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In the aftermath of war in the Persian Gulf, expect a new surge of Islamic fundamentalism in the region, said an Islamic scholar in this country.

"There's no question about it," Riffat Hassan, professor of religious studies at the University of Louisville, said in a phone interview last week."Religion is always enormously important when people are in a state of suffering," she said.

Moreover, military attacks by the United States against Iraq could be seen by Shiites as threatening historical, Islamic sites in that nation, including the towns of Karbala and Kufa, she said.

Shiites, who trace their heritage to Ali, one of the earliest followers of the 7th-century prophet Mohammed, constitute 55 percent of Iraq's Islamic population. An estimated 45 percent are Sunni. The remaining 5 percent of the Iraqi population is Christian.

"I've talked with Iranians who hate Iraqis, but they don't want to see Iraq attacked," she said of Iranians, who are predominantly Shiites.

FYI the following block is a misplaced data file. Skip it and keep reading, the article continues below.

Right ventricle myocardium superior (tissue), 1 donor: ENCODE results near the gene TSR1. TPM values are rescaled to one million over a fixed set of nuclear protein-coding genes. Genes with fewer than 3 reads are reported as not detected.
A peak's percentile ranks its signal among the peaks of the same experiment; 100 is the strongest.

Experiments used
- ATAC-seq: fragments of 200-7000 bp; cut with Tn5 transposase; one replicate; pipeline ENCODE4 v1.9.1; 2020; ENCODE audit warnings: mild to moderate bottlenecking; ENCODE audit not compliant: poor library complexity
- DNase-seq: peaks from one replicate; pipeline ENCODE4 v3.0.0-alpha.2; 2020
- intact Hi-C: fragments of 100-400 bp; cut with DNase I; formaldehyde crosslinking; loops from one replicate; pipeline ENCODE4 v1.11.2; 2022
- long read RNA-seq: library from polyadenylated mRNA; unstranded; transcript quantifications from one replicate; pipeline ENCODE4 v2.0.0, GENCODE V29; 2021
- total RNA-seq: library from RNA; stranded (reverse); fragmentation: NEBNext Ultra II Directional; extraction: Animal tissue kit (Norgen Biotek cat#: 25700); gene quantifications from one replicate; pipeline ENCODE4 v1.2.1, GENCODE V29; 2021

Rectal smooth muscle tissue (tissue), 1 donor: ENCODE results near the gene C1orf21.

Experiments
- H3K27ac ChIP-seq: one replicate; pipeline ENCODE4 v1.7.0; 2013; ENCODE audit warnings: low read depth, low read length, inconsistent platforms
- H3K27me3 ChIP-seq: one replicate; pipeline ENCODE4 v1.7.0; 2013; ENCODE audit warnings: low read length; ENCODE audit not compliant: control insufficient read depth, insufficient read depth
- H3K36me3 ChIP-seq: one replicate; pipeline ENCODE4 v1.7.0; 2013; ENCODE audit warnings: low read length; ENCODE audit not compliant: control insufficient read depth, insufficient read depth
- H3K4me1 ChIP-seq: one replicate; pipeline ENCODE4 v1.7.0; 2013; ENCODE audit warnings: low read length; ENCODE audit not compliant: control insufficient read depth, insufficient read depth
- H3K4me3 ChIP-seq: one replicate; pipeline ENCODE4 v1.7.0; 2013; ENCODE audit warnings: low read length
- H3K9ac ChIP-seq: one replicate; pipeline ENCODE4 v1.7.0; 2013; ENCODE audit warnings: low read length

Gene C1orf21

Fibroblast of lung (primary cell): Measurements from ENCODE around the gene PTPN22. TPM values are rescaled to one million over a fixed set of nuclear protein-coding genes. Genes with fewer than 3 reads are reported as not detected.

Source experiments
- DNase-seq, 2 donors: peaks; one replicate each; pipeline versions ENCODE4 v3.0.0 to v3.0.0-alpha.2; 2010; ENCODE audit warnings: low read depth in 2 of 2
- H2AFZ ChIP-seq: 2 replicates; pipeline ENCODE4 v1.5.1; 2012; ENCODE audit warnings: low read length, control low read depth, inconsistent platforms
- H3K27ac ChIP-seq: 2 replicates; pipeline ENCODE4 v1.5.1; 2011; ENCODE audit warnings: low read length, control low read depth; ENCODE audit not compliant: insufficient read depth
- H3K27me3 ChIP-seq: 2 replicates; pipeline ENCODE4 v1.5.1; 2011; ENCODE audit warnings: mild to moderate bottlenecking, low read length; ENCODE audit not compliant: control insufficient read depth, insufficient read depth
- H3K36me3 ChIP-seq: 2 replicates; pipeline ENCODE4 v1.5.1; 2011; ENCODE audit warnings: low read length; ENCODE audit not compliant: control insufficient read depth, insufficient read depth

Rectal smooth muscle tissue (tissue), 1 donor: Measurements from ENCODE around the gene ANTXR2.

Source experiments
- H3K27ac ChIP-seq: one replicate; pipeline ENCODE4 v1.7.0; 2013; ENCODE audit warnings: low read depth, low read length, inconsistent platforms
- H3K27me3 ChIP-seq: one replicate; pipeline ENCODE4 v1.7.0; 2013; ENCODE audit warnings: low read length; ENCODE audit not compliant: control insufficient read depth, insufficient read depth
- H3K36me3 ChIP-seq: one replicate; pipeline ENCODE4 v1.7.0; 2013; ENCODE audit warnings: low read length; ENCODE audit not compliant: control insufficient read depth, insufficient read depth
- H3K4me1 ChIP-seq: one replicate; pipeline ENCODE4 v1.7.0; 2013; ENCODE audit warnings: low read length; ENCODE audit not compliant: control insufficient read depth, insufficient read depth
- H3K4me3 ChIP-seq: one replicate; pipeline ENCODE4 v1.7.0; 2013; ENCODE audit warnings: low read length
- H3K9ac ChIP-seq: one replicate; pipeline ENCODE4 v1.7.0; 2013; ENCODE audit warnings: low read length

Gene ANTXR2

"It's because of the land, like it is for Israel."

Hassan, a native of Pakistan, said many Muslims in the Middle East are unhappy with Saddam Hussein's invasion of Kuwait, but they also resent the United States because of what they see as its "selective morality."

"For example, if South Africa violates sanctions against it, no one declares war on it," she said is their view. "America is not very popular in that part of world for all sorts of reasons."

At the same time, issues such as the rise of feminism in the Arab world also may affect Islamic cultures, she said.

"Women are rebelling against the idea of confinement," she said. "Once women have gone through a revolution, and are taken out of the home, they can't be the same again."

Hassan said cultures and values of Muslim nations and of Western nations have clashed for centuries.

Now with passions inflamed in the Middle East, she said, "It's like the rage of centuries is coming to some sort of conclusion."